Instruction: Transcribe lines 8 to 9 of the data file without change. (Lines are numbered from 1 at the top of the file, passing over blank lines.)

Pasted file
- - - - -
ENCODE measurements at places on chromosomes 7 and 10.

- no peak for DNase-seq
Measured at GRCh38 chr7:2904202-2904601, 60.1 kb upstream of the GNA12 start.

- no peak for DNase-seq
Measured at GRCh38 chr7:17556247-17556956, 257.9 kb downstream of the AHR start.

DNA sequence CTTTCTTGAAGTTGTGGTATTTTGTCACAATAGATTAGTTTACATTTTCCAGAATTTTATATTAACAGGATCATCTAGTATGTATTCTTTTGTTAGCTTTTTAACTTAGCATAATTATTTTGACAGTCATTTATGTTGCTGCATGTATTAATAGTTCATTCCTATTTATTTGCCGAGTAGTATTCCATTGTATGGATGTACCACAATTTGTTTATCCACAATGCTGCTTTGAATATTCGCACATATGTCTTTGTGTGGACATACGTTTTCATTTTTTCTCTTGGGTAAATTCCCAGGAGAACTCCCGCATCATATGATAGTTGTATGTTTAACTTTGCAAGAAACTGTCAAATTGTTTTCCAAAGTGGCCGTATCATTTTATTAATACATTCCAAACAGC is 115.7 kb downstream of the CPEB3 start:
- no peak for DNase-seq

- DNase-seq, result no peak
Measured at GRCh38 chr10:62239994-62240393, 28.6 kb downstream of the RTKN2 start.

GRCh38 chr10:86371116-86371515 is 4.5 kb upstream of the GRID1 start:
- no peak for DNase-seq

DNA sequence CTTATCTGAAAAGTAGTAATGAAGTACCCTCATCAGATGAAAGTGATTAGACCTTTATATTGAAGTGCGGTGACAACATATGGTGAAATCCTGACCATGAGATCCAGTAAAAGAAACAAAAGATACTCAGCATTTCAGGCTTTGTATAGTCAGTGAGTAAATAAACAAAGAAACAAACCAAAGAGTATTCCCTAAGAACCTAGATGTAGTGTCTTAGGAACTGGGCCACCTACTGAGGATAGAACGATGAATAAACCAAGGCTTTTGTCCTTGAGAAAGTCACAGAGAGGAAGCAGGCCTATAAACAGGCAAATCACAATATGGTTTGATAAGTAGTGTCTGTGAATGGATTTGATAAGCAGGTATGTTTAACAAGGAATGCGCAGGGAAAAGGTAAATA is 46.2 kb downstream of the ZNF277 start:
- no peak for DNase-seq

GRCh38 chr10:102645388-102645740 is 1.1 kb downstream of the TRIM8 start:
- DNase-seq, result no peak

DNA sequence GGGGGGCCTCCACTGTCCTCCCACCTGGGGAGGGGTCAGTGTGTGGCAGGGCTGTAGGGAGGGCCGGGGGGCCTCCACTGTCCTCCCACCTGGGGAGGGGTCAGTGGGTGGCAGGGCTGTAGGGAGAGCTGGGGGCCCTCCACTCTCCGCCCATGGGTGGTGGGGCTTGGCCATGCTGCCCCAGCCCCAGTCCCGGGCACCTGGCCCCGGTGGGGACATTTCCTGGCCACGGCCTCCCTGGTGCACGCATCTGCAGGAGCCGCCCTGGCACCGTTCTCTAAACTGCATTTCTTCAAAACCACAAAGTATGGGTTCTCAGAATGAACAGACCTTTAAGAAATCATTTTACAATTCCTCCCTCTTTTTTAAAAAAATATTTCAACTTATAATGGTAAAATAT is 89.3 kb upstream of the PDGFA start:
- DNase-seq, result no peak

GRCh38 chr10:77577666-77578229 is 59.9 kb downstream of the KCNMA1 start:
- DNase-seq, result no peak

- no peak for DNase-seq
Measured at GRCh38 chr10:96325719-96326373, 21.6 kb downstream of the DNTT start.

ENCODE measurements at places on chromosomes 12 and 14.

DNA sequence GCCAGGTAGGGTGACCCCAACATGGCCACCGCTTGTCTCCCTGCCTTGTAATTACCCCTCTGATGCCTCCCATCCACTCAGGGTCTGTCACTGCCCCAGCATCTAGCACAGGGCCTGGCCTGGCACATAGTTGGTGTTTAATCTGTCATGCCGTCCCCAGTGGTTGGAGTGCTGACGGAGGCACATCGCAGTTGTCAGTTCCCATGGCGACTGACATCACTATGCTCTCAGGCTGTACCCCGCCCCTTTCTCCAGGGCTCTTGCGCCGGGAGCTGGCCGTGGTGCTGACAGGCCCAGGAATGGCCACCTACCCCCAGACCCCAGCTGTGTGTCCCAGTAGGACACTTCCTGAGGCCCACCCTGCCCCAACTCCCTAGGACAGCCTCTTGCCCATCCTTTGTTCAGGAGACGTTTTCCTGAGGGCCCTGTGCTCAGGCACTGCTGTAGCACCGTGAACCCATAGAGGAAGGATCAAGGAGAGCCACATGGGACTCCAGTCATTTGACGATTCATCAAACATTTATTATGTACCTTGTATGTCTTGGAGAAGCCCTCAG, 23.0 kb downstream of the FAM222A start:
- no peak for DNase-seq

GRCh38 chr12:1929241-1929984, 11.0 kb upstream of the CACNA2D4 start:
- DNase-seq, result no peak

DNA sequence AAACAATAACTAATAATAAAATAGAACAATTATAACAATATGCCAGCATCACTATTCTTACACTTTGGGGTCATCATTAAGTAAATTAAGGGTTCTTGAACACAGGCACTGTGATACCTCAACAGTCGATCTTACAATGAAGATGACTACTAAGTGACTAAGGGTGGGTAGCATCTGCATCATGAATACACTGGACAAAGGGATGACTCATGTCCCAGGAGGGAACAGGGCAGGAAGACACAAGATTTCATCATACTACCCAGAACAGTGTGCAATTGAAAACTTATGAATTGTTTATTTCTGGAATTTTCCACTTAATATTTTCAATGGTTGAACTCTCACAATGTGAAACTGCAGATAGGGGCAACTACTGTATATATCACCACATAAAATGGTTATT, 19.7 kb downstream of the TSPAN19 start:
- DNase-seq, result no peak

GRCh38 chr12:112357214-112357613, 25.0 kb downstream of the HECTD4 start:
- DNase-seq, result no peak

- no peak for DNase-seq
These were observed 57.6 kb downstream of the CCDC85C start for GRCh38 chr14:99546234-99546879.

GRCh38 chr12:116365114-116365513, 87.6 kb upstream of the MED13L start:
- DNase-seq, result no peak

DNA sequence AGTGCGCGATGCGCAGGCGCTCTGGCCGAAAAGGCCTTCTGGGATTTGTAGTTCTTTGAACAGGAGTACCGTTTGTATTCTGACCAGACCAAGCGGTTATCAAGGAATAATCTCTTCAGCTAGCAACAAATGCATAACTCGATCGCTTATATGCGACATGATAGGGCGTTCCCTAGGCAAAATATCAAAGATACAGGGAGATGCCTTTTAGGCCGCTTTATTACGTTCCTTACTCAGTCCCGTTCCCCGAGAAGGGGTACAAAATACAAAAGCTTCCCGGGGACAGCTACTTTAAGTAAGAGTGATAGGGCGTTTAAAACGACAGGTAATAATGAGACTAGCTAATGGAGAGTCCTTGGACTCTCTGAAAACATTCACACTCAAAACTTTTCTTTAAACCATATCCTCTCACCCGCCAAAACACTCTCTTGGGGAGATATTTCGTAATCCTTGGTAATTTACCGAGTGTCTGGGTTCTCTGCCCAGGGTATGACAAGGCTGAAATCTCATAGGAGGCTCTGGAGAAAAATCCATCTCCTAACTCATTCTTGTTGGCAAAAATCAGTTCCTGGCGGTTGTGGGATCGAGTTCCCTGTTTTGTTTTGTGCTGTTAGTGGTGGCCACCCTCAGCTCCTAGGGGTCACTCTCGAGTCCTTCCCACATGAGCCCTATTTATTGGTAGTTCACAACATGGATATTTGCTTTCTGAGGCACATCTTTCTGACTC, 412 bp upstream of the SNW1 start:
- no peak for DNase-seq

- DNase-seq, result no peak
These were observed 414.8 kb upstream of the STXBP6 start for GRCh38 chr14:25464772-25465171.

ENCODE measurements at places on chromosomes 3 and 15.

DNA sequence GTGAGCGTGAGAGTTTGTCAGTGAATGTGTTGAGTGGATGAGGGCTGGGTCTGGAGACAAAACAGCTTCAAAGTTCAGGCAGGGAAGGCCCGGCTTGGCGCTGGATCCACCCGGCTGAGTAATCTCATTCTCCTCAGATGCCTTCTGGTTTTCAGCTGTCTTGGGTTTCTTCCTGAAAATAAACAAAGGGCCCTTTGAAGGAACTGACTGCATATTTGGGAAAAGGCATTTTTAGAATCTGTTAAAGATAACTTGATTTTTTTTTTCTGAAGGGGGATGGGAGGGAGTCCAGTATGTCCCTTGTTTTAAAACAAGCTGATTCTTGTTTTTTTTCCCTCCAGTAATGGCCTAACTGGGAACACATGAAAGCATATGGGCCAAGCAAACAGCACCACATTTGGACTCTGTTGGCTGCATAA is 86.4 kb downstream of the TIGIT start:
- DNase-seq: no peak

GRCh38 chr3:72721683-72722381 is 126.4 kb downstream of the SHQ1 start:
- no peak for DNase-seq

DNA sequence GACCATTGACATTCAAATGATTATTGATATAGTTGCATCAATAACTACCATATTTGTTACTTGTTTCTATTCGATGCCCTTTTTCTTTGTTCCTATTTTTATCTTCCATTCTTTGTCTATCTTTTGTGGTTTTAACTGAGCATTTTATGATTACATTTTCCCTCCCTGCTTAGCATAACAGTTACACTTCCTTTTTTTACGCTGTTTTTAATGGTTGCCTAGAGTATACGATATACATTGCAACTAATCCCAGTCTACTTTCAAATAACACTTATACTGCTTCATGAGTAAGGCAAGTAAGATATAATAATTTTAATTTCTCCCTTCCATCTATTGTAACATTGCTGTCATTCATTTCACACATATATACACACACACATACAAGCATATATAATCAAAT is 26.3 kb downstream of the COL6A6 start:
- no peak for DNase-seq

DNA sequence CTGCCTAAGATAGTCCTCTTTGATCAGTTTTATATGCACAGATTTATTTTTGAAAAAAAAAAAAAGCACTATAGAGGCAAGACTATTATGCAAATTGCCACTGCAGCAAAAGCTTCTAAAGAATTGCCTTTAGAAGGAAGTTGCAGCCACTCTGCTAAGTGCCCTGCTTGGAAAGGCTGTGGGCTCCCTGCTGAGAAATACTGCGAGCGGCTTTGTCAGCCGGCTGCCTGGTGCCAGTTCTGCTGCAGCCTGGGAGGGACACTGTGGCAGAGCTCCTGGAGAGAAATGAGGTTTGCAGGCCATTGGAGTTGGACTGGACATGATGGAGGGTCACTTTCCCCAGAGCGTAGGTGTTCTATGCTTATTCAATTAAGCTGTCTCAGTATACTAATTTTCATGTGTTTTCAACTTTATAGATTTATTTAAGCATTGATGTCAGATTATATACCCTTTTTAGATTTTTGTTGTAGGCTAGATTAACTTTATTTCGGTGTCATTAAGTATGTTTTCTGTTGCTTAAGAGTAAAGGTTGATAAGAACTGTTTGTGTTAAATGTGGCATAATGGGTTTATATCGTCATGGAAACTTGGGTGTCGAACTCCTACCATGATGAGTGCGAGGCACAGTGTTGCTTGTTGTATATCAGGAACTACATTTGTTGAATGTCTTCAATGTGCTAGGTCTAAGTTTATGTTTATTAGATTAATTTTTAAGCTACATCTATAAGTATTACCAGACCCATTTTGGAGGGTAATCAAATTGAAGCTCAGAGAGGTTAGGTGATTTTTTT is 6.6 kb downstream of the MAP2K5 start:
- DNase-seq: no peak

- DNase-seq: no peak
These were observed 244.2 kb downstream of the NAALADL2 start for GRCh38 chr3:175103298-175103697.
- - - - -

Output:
- DNase-seq, result no peak
Measured at GRCh38 chr10:62239994-62240393, 28.6 kb downstream of the RTKN2 start.